10 Mar I want to tell you a story
Anna Drew, Lead Media Officer for the Methodist Church, considers the importance of telling tales.
My best friend Katie and I were recently interviewed for a women’s magazine about our 16 year friendship. It was really hard trying to articulate something so central to my life, so significant and yet part of the furniture of my existence. And yet, when the journalist called me this morning to do the read-back I was surprised at how moving and powerful the piece was.
Similarly, when you live with and work on a campaign or issue for a long time, it’s not always easy to see where the story lies. You know what the most compelling points are, you’ve heard and rehearsed the case studies and you know all the angles. But sometimes you know it so well that you begin to take it for granted – everything is important and nothing particularly significant.
I’ve spent the past five months working on the #RethinkSanctions campaign, which launched last week. Having spent so many months immersed in the issue I found it hard to pick out the one thing I wanted to sell to journalists. Was it the fact that foodbanks are seeing people in desperate need because their benefit payments had been stopped? Or that those that most need the support of the welfare state are being punished by it? Or that so many children are affected because their parents have been sanctioned?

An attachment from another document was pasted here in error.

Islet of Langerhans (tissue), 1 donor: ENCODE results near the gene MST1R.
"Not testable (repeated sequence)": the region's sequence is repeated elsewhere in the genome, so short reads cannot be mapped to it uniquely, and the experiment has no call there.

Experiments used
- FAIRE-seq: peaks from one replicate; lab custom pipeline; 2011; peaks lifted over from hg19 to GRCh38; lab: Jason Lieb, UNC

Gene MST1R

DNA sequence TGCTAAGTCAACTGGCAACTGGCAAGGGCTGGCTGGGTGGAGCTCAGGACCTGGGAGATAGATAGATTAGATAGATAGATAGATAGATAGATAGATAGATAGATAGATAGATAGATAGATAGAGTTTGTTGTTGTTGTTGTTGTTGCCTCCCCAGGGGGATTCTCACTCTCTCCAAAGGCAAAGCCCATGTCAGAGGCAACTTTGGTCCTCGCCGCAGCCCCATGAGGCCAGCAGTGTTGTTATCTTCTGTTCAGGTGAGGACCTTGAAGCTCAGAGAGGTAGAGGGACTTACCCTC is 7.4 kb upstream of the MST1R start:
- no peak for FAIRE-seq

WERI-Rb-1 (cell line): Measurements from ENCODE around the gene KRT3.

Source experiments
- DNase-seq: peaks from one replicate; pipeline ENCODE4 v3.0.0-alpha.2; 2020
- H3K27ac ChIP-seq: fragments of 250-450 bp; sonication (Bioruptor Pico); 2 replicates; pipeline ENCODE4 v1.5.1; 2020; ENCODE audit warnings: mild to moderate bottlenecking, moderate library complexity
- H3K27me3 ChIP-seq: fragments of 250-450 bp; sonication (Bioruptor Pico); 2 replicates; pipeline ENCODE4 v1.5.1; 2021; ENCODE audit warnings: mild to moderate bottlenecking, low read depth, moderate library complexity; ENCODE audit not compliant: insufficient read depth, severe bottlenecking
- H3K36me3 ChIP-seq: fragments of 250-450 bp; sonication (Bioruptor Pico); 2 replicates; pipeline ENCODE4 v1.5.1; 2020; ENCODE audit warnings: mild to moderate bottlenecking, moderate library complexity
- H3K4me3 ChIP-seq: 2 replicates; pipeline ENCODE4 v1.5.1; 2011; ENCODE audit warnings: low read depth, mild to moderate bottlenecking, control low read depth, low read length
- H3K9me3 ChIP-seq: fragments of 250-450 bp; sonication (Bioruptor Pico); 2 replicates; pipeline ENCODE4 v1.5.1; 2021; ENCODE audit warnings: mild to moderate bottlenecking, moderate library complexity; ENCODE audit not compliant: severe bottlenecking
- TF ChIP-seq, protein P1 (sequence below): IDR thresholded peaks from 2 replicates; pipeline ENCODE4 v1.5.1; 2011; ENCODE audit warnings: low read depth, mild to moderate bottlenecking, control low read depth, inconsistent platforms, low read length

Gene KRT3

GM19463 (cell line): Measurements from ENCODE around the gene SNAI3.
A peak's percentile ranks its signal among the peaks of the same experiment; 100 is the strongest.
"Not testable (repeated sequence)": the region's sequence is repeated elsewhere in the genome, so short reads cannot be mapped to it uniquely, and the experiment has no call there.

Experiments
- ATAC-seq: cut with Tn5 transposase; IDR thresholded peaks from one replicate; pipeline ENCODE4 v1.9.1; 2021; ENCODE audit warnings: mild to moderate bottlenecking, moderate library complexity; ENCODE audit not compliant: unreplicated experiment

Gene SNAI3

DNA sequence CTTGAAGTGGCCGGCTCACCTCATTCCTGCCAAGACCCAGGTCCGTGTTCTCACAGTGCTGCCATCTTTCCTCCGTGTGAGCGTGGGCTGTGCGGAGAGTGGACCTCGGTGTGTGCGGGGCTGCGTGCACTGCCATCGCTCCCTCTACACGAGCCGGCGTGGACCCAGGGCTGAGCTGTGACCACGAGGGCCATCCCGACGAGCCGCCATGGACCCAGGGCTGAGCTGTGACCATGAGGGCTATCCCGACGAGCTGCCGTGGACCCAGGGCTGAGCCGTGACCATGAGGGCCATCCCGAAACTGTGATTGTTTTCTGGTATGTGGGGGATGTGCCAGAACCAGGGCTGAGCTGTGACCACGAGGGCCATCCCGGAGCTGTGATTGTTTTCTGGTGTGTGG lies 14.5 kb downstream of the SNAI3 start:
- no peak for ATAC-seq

In our Christian lives, too, it can be hard to articulate our faith in a way that captures people’s imagination – God has done so much for us that it’s hard to nail down a core message that will cut through the competing noise of the world around us.
But if I’ve found one thing in my ten years of working in PR it’s this: the story is the thing. Tell the story. Tell your story, tell the stories of the people you meet, tell the stories of those affected by the issues. Without the stories the figures, the policies, the rallies and initiatives mean nothing.